The Nerd Who Loved Me
Romance novel nerds are not like the nerds I know. Take the nerd in this novel. Harry Armbrewster wears glasses, is kind of shy and is an accountant. Those are his only nerdly qualities, otherwise he is pretty hunkish. He’s tall, he’s nice looking, he can kick butt and he’s really…well, I’ll get to that in a minute.
Lainie Terrell is a dancer in Las Vegas. She loves to dance and is good enough that she will probably headline in the future. Her four-year-old son Dexter is a genius. One night she asks Harry to babysit Dexter while she dances in a show. That night, Dexter’s father, Joey Benjamin, comes by drunk and belligerant demanding to see Dexter. Harry and Dexter give Joey the slip, and pick up Lanie. They go to Harry’s mom Rona, a retired dancer, and she and her boyfriend Leo hatch out a plan. They will take care of Dexter (Leo runs a security business – Rona thinks he’s in the Mob) and keep Joey away while Harry and Lainie hide out in a time-share condo while they decide what to do.
This is the set-up for the main part of the book, getting Harry and Lainie together so ye olde sexual tension can build. It doesn’t take too long, since Lainie has been celibate for five years and Harry is such a hunky nerd. So she accosts him in the shower and they procede to have lots of sex all over the one-bedroom condo.
Harry and Lainie are both nice characters, but unfortunately they are stuck in a plot that is thin to the point of nonexistance. When the plot does make an appearance, it’s ridiculous. Take Harry’s paternity. His father was a brilliant research chemist, who at the age of 65 fell hard for 22 year old Rona. Unfortunately, he suffered from erectile dysfunction, but since he was a brilliant chemist, he whipped up a little home-made Viagra and had a wild night of passion. Then he dropped dead, bequeathing his brilliant brain and his impressive equipment to his son. I’m not one to fuss at farce, but really, this was too much. And how believable is it that, even though they have been a couple for years, Rona still thinks Leo is in the mob? These two have a real failure to communicate.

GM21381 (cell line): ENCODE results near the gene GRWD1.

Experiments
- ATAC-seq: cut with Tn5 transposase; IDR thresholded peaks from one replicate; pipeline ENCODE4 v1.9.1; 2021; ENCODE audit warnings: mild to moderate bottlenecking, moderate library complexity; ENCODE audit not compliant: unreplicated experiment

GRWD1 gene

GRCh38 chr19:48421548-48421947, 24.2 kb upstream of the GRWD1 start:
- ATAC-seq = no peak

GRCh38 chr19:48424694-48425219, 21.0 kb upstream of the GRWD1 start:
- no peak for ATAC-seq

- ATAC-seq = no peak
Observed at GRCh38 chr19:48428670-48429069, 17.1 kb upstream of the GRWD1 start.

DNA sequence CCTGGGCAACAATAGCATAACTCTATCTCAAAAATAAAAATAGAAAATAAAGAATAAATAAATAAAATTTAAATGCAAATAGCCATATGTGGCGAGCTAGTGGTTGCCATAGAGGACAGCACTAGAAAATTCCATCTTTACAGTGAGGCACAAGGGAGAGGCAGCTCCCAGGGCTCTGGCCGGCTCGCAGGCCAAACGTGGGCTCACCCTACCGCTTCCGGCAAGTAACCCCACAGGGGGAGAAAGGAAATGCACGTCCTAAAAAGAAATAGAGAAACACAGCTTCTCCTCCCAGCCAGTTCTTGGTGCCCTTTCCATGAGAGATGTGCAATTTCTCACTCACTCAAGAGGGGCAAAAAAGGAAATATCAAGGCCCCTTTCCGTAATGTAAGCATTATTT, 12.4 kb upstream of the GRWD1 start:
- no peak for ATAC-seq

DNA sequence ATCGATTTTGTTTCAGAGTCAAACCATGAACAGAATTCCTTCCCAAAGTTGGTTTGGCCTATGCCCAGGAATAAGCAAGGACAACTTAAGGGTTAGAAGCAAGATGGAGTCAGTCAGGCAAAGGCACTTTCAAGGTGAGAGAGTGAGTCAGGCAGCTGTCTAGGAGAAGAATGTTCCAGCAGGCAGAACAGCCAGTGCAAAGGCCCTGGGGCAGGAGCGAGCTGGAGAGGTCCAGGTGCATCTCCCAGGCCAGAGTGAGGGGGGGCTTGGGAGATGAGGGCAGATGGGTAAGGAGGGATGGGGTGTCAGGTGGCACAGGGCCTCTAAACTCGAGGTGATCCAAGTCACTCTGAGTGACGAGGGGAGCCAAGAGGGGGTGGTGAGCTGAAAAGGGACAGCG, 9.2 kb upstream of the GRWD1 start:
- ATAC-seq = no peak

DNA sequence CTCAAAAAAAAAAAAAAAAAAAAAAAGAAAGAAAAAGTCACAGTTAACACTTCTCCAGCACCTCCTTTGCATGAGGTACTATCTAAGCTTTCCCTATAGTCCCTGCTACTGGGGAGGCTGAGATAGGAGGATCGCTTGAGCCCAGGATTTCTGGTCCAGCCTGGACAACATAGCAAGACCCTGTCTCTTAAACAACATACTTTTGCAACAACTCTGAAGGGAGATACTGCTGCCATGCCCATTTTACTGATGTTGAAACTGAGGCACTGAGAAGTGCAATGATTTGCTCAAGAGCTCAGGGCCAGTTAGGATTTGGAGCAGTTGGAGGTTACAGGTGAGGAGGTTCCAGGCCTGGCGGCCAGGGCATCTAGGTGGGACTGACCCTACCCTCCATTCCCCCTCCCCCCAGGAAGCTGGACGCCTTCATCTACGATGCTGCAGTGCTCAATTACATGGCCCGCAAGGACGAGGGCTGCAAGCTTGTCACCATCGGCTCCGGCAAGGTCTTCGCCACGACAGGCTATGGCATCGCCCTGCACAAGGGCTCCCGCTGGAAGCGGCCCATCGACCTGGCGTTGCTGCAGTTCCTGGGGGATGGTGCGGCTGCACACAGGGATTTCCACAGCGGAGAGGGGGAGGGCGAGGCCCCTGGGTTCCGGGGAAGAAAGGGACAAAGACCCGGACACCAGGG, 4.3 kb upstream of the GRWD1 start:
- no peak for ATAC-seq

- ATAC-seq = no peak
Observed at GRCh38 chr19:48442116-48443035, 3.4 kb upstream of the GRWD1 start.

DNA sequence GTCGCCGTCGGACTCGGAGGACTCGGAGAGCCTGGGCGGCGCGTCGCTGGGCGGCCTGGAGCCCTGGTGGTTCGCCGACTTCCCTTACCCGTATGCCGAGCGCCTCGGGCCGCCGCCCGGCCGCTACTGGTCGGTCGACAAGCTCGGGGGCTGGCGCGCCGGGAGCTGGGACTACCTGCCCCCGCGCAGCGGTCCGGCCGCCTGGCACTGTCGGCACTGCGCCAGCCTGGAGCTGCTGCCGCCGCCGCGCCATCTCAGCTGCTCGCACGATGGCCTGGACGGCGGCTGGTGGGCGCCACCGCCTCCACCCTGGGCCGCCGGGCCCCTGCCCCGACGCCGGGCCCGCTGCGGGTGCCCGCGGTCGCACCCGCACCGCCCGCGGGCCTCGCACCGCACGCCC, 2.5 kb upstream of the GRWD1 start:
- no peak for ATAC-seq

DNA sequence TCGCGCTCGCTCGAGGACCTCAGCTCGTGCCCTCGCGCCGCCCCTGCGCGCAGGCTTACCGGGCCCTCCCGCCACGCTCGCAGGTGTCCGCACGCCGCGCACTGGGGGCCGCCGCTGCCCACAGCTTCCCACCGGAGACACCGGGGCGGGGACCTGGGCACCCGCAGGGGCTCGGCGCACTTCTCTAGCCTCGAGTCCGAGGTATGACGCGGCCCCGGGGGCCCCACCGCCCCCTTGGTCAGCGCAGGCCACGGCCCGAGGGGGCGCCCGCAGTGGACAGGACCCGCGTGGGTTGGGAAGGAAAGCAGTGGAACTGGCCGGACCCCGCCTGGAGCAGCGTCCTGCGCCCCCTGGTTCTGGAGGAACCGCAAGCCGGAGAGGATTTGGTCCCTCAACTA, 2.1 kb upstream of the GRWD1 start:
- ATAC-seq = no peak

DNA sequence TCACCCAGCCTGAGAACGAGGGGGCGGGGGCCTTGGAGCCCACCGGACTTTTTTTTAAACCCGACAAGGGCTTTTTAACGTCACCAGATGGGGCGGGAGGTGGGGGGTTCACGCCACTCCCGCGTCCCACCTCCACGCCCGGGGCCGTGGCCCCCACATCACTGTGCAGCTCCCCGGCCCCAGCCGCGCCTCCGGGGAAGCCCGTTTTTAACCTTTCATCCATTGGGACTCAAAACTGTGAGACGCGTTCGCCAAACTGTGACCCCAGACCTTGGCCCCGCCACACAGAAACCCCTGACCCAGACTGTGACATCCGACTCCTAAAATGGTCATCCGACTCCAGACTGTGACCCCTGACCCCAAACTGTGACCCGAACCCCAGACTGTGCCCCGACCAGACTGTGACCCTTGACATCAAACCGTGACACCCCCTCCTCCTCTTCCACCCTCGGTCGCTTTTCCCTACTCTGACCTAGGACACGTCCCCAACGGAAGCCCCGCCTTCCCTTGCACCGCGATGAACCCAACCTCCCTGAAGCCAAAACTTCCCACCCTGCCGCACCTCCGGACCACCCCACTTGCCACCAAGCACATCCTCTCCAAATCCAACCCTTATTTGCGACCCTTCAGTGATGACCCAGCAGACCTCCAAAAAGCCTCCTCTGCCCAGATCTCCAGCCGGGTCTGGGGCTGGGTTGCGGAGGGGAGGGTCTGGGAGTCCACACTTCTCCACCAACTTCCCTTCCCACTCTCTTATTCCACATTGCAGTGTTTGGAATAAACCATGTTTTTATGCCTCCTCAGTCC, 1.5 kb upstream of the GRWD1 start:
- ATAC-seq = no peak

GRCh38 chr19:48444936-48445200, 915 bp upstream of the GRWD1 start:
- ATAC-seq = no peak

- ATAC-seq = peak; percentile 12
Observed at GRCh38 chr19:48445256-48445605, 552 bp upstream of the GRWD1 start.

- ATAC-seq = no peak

Then there’s Rona’s good buddies Suz, Trixie, Babs, and Cherie, all retired showgirls. They call themselves the Temptresses In Temporary Suspension, aka the TITS. This gives rise to lots and lots of tit jokes, most of which are not very funny. The final scene where the TITS save Lanie and Harry’s wedding when lots of things go wrong with it, is silly and not silly ha-ha either.
When Harry and Lainie are around, things are better since they are likable characters but they don’t do much of anything. Well, except have lots and lots of sex. And, by the way – I am not one to take offense – but after Harry and Lainie’s first sexual encounter when she jumps him in the shower, he uses the phrase “baptized you” in a context that I found very distasteful.
The entire last two thirds of the book can be summed up like this: Harry and Lainie drive around, go to the condo, talk, have sex, have an encounter with a snake, talk, have sex, have sex, have some more sex, then confront Joey (who is dumber than dirt), have a slight misunderstanding, and then it’s HEA for the showgirl and the nerd. There’s a little bit in the book about Lainie’s estrangement from her parents and how she is hurt when people think she’s dumb because she is a dancer. I wish these elements would have been emphasized more, since that would have given the story some needed depth. But as it is, this book is about 98 percent farce and sex. While in my very last review I wrote that the book (Janet Evanovich’s Ten Big Ones) was 98% humor and 2% “everything else,” Evanovich laid the groundwork for that throughout an entire series of books. Thompson hasn’t, leaving only farce and sex in its place, which simply wasn’t enough for me.
If you are looking for a lighter than a souffle read and have a weakness for farce, The Nerd Who Loved Me may just be your ticket. Me, I think I’d like my book to have a little more story. Nice characters like Harry and Lainie deserve it.